PIKE’S PEEK: Remake disappointing

Daniel Pike

Pardon me for stretching the same topic across two weeks, but some issues are too important for an observer of my stature to neglect comment.

Those who persevered long enough to reach the second half of last Thursday’s installment know that I spent Friday night watching the remake of “The Texas Chainsaw Massacre.”

The occasion was far more momentous for my younger brother, who owns two Leather-face action figures, one of which is an 18-inch, four-pound, battery-operated behemoth.

This isn’t to say I was indifferent about the movie, just a bit wary. After all, he and I decided long before Friday’s viewing that the remake had little chance of usurping the original.

Still, I clung to a glimmer of hope as we filed into a theater teeming with an assortment of Barren County’s rubes and miscreants. Unlike the original, the new movie was made with an actual budget. With better production values and even a marginal understanding of the original, the remake could have been decent, if not very good.

That hope was dashed mere seconds into the film.

Insanely, new director Marcus Nispel chose to disregard the original’s opening cemetery scene, arguably the creepiest few moments in Hollywood history.

Instead, the first sequence shows our doomed quintet rolling down a dusty Texas highway in August of 1973, joyfully singing along as the radio blasts Lynyrd Skynyrd’s “Sweet Home Alabama” – a song that wouldn’t be released as a single until June of 1974, two months after the release of the “Second Helping” album.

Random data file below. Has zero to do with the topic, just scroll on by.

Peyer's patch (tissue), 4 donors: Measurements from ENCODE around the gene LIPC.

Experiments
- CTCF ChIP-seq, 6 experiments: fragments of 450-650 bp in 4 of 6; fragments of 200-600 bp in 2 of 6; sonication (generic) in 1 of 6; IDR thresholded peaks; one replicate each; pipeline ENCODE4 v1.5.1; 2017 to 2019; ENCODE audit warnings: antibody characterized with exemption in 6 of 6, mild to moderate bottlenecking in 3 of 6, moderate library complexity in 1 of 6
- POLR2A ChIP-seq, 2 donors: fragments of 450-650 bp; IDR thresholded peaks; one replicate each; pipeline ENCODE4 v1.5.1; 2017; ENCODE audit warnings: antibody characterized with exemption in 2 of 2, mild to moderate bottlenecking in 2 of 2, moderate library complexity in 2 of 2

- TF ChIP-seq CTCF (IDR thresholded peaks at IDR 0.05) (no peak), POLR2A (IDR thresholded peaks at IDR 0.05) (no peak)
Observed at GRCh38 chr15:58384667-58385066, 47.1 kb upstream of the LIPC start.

A minor complaint? Perhaps. But there’s more.

Despite its historical significance, the original “Chainsaw” is one of the most grossly misunderstood films of recent decades.

To wit:

• Leatherface’s appearance and crimes are based on the infamous grave robber/serial killer Ed Gein – Gein also inspired Hannibal Lecter – but he’s actually just mentally ill and lonely, and the unexpected invasion of five strangers into his private world triggers a sort of animalistic survival instinct. He’s scared, not a cold-blooded murderer, and with a proper degree of moral displacement by the viewer, Leatherface is the most sympathetic character in the film.

• There’s a surprising lack of gore in the first film, and little more blood than a severe nosebleed. More often than not, the acts of violence are implied.

• Considering that the original “Chainsaw” is the model for many slasher flicks, it’s blessedly free of horror-movie cliches. Generally, killers don’t burst from shadowy corners as ominous music pounds. Its restrained, documentary-style approach is quiet, graceful, dignified and eerie as hell.

All of this was, of course, lost on the makers of the new version.

Leatherface breathes heavily and stalks the teenagers like the T-Rex of “Jurassic Park.” Blood literally drips from ceilings. And even as the movie bludgeons the audience with volume, the one truly jolting moment involves the discovery of a shrieking mammal in a barn closet.

My brother, his judgment perhaps too clouded by his affinity for the franchise, surmised that there were “good parts and bad parts” in the movie. By my count, there were but two “good parts” – the retention of narrator John Larroquette and constant display of Jessica Biel’s gloriously toned bare midriff.

On Saturday, in an effort to wipe the new “Chainsaw” from my memory, I watched another movie. Clint Eastwood’s brutal and bracing “Mystic River” almost did the trick, but six days later I’m still fuming like

Leatherface’s oil-burning pow-er tool.

Now that I’ve publicly vented, the experience should be out of my system.

Even if it’s not, this is the last you’ll hear about it. I promise there won’t be a sequel.

I pray the makers of the new “Chainsaw” say the same.

Daniel Pike is the features editor for the Herald. His column appears on Thursdays. You can reach him at [email protected]